The ability to explore novel environments and make decisions is a fundamental component of human and animal behavior. Even though significant progress has been made in recent years in understanding the mechanisms of exploration and decision-making, little is known on how the brain extracts, encodes and processes information from the environment to make decisions. The primary goal of this thesis is to understand the behavioral and neural mechanisms underlying the processing of spatial information, acquired during exploration of realistic environments to make spatial decisions. We designed a novel task, in which subjects had to explore maps from various U.S. cities to decide where to build a City Hall, while neuromagnetic fluxes were recorded from their heads using a whole-head MEG device. We found that ongoing neuronal activity in a network of cortical regions was associated with particular spatial parameters of the city maps. This network involved predominantly the right frontal and prefrontal areas of the brain, suggesting that these areas have an important role in processing spatial information for making decisions. Additionally, we found other brain areas that were also involved in the processing of spatial information, such as right temporal areas and the cerebellum. These results indicate that processing spatial information for making a decision is a complex process that requires the involvement of more than one regions. Finally, we found that the associations between changes in the ongoing neural activity and spatial parameters were modulated by the street network type. This suggests that, depending on the type of street network, people may use different spatial information to explore the map and make a spatial decision.We also studied how people make spatial decisions in realistic environments when they were forced to select between a limited set of choices. In this experiment, individuals had to explore maps from various U.S. cities, but now to select between two locations to build a hypothetical Post Office. We recorded subjects' eye positions and analyzed the gaze behavior to characterize how people explored maps to select between these options. We found that subjects were continuously exploring the areas around the two options and the center of the map, by looking back and forth between them before making a decision. Unlike economic choices, in which people follow similar strategies by looking repeatedly at the available options, in our experiment individuals were also exploring the area around the center of the map. These findings suggest that the subjects might have mentally placed themselves at the center of the map and evaluated the alternative options with respect to their current location. We also found other similarities with economic choice paradigms, such as people spent more time exploring the area around the option ultimately chosen. Finally, subjects showed a strong bias to select the option they initially explored.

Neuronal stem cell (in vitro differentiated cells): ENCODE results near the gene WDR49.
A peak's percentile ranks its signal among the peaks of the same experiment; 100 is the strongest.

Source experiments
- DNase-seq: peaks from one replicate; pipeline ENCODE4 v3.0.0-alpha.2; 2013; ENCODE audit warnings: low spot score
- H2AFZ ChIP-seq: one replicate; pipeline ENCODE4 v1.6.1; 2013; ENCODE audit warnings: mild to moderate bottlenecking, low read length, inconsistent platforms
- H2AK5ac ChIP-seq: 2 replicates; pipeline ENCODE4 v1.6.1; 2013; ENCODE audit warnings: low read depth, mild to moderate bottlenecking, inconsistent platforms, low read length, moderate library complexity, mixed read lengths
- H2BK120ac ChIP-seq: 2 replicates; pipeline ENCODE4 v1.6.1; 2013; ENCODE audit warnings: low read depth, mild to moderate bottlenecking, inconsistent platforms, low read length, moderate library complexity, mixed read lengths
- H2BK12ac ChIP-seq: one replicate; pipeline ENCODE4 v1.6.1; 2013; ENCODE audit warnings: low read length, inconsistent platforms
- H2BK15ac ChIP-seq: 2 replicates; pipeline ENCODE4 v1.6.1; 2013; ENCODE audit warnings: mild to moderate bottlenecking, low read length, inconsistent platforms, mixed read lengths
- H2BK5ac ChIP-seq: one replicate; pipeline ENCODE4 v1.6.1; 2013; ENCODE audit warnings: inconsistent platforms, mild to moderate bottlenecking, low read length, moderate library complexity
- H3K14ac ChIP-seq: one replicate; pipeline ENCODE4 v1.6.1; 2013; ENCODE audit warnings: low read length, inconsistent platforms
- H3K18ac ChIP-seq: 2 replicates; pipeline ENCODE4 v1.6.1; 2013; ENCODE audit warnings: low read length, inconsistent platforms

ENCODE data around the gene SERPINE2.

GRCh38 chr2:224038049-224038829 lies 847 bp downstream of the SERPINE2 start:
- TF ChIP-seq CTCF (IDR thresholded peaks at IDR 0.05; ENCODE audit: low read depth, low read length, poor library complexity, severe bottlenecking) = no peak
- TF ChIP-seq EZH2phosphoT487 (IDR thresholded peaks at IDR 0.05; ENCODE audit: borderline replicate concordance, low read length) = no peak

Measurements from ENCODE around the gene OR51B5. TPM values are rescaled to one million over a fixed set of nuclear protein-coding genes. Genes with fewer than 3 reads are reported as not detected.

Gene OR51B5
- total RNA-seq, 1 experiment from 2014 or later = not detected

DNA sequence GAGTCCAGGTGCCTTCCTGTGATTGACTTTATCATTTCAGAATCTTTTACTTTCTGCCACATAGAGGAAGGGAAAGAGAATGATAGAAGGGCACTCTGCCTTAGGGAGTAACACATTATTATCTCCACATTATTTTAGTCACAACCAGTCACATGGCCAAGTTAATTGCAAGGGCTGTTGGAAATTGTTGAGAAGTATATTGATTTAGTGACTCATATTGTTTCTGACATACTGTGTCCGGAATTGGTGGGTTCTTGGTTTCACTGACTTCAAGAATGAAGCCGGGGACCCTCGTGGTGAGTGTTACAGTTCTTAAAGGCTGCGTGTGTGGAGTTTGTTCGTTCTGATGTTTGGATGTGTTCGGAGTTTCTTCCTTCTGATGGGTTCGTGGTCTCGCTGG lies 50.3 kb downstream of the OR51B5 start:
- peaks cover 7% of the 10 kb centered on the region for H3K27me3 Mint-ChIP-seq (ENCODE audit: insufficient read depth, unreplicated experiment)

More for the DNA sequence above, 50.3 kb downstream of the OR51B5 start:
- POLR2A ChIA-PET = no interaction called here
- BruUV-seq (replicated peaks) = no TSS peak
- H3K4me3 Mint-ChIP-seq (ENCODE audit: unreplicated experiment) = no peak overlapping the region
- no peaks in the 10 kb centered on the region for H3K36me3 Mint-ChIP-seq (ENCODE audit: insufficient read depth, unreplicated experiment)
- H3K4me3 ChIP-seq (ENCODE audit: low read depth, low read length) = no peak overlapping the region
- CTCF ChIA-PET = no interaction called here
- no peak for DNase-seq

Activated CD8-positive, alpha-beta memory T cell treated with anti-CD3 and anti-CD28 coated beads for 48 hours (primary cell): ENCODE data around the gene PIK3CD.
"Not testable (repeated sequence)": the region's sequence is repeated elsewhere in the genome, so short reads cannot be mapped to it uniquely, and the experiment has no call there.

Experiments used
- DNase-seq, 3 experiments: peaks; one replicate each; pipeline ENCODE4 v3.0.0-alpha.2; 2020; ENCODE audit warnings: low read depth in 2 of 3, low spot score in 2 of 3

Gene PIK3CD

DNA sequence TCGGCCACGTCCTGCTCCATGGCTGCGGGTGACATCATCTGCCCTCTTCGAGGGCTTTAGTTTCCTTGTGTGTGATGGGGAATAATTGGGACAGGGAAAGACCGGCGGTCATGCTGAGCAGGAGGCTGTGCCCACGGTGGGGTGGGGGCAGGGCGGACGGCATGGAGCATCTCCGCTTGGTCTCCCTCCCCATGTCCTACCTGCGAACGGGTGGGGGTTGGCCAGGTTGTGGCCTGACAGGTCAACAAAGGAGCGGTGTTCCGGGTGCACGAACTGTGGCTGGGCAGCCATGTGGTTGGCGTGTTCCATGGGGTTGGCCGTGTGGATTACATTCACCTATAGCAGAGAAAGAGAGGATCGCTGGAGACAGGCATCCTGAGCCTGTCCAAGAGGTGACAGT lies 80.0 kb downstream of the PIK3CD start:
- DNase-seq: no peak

University of Minnesota Ph.D. dissertation. Major: Neuroscience. Advisors:Apostolos P. Georgopoulos & Matthew V. Chafee. 1 computer file (PDF); ix, 108 pages.
BEHAVIORAL AND NEURAL MECHANISMS UNDERLYING SPATIAL EXPLORATION AND DECISION.
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